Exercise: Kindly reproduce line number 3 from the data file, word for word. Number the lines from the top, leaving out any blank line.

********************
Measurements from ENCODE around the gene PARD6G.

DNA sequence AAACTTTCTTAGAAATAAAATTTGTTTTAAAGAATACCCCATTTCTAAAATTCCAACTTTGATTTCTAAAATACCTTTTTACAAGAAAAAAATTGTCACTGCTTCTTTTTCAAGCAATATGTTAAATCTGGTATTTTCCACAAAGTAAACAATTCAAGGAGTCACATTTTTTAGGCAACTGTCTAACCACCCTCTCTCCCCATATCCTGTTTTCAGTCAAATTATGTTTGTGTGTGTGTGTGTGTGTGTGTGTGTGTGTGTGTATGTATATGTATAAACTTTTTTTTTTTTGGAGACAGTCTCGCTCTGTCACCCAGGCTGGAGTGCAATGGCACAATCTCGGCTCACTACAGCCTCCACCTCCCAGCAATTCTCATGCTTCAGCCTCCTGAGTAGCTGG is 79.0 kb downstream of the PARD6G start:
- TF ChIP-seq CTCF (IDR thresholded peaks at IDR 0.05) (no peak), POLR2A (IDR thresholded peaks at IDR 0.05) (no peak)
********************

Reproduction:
- TF ChIP-seq CTCF (IDR thresholded peaks at IDR 0.05) (no peak), POLR2A (IDR thresholded peaks at IDR 0.05) (no peak)